Social Dreaming Matrix
Zazen is often referred to in the Zen Buddhist literature as an intimate practice. By sitting zazen, we practice in form, Shakyamuni Buddha’s enlightenment realization of the interconnectedness of all being. Sitting together and sharing dreams together within the formalities of a social dreaming matrix is as well an expression of intimacy. Sharing and recalling dreams, memories and associations, makes evident the links of our social connectedness, of which our zazen and realization of the dharma through practice discussion are also expressions. Dreams that arise out of the matrix reflect the conditions and desire out of which participants have gathered. These include time <~~~> space <~~~> history.
To experience the matrix is to open to the source of our dreams, as Wisdom is represented and/or depicted in images and emotion-driven narratives. Past, present and future conditions of the world stream through consciousnesses and are condensed into our personal dream-life. Eihei Dogen wrote in his Shobogenzo, Chapter 38, “Muchu-setsumu,” (Expounding a dream within a dream), “The place where a dream is expounded in a dream is indeed the land and assembly of buddha-ancestors.” As a group studying and practicing together for the first time our dreams precede our gathering in conjunction with the trajectory of our personal histories. They lead us through our common discourse in Buddhism and psychoanalytic inquiry into the creation of a new, as yet undreamed dream. As our unique group evolves anew each day, we may discover how practice, discourse and dreaming are inseparable aspects of the buddha-dharma. This is one expression of the vow to take refuge in The Three Treasures: Buddha-Dharma-Sangha.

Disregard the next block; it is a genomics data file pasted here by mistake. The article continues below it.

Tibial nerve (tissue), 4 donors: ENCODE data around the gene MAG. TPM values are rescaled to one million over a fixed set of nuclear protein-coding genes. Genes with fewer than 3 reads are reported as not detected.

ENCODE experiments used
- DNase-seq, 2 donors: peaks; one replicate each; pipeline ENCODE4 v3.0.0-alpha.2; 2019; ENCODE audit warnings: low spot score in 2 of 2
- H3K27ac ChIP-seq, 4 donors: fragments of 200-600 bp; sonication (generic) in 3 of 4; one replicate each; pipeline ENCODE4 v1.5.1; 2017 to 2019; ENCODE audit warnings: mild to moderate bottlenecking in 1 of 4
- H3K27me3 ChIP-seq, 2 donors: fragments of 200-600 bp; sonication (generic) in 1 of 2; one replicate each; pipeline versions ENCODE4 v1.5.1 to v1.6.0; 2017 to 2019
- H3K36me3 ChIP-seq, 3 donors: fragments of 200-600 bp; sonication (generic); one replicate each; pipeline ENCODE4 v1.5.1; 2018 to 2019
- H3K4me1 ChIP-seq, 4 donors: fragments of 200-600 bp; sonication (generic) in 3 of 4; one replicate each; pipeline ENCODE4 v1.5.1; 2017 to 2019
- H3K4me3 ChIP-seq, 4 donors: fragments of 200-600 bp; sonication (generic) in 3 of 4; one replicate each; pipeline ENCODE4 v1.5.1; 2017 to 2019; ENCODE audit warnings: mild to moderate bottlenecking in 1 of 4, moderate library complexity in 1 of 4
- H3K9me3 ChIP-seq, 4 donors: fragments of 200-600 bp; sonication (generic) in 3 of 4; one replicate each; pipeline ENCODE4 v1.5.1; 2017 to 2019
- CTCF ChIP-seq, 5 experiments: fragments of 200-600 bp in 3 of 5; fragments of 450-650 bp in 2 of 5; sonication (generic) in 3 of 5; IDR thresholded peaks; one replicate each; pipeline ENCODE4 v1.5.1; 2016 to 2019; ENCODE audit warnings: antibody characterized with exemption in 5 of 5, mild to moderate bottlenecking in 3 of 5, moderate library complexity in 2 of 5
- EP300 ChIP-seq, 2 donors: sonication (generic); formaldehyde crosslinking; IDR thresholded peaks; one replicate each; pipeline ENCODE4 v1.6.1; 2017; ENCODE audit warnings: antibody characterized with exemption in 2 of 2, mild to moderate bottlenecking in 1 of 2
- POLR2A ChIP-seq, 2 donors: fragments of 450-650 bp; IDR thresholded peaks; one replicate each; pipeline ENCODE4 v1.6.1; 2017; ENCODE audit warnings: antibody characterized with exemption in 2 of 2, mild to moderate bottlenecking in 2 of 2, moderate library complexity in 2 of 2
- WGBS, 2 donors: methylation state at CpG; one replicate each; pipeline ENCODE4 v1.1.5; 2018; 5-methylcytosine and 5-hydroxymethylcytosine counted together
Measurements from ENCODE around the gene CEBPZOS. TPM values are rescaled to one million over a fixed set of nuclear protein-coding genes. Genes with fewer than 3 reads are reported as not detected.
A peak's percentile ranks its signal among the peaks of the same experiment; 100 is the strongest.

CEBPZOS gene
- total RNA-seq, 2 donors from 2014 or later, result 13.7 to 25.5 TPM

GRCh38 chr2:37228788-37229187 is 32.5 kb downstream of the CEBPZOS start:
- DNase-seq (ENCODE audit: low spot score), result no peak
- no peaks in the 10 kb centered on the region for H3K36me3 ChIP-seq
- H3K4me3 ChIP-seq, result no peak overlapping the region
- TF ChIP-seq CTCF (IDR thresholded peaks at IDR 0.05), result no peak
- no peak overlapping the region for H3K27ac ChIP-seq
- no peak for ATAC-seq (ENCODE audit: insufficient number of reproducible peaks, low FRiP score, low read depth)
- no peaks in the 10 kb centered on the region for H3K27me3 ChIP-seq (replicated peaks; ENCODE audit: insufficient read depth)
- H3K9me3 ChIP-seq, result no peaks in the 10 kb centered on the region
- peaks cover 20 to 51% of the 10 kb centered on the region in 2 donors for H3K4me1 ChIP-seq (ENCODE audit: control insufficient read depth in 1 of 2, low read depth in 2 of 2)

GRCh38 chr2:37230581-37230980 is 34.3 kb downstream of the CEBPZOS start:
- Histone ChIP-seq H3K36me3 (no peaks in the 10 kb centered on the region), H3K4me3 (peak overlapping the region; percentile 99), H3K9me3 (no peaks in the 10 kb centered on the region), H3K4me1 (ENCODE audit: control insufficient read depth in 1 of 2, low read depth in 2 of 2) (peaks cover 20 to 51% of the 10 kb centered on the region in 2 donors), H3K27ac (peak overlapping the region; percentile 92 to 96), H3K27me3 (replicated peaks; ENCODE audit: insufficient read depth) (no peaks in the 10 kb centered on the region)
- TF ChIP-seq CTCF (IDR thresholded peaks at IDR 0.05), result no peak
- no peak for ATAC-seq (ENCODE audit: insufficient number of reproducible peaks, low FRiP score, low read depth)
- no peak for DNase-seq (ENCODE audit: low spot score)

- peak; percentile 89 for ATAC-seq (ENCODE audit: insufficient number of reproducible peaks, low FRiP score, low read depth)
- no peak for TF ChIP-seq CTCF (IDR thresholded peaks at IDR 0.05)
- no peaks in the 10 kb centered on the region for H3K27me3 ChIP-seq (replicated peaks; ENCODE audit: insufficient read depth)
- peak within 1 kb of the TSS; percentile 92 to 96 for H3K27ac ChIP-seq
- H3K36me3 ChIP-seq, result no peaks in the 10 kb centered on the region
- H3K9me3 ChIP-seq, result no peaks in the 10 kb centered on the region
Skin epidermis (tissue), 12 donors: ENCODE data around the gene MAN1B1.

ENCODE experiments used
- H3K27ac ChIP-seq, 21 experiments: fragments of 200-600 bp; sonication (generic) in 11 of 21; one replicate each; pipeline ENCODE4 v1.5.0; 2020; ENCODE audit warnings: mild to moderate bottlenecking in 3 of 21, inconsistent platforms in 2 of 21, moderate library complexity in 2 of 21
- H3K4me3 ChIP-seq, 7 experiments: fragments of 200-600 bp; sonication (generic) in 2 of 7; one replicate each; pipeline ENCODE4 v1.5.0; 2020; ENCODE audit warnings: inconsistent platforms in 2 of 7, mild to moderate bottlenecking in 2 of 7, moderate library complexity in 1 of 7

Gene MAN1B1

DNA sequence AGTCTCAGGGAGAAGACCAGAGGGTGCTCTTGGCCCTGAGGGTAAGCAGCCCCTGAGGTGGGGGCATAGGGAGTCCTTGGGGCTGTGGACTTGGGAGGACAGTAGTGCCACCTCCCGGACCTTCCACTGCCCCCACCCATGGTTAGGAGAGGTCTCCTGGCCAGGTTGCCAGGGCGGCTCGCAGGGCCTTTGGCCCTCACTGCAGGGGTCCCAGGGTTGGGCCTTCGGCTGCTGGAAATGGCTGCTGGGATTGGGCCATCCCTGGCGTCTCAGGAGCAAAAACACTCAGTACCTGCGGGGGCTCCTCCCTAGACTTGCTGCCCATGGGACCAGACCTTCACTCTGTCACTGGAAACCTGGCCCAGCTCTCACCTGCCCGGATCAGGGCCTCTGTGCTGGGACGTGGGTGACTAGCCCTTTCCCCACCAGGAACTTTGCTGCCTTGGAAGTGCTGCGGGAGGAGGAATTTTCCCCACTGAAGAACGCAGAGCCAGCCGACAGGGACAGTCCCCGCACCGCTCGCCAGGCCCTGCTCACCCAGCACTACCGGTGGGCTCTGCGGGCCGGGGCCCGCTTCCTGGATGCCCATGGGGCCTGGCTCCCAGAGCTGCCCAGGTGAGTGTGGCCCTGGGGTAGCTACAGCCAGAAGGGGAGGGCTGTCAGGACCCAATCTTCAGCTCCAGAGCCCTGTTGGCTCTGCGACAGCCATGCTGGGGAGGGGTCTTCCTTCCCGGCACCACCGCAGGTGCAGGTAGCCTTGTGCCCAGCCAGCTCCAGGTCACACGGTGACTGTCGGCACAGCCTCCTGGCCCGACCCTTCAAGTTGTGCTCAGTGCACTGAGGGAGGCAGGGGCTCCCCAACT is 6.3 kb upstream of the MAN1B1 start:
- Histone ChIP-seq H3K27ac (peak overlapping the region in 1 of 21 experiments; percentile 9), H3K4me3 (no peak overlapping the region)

The activity of sharing dreams in the formal setting of a “matrix” relies upon a receptive, non-interpretive stance that increases our capacities for recall and reverie. When listening to one another’s dreams within the structure of a matrix, our own are recalled from bottomless consciousness that we awaken to when we sleep. Sharing time and dreams in the matrix is one way of honoring the gift of life with others, without interpretation or reliance upon symbol systems. We merely sit, open to our own associations, in which dream function is activated in our waking state, accessible for reverie.
Karen Morris is a psychoanalyst in private practice in New York City and Narrowsburg, NY, where she runs an Applied Abhidhamma and Creativity study group, and social dreaming matrix. She is a facilitator of Social Dreaming Matrix groups in conference and retreat settings and an award-winning author of numerous articles on social trauma. Her first collection of poems, Cataclysm and Other Arrangements (Three Stones Press), received the Gradiva Award for Poetry from NAAP (2015). As an Ambassador of Hope for Shared Hope International, she is a public educator on global and domestic juvenile sex trafficking, child sex tourism and the culture of demand. She is a co-founder of Two Rivers Zen Community.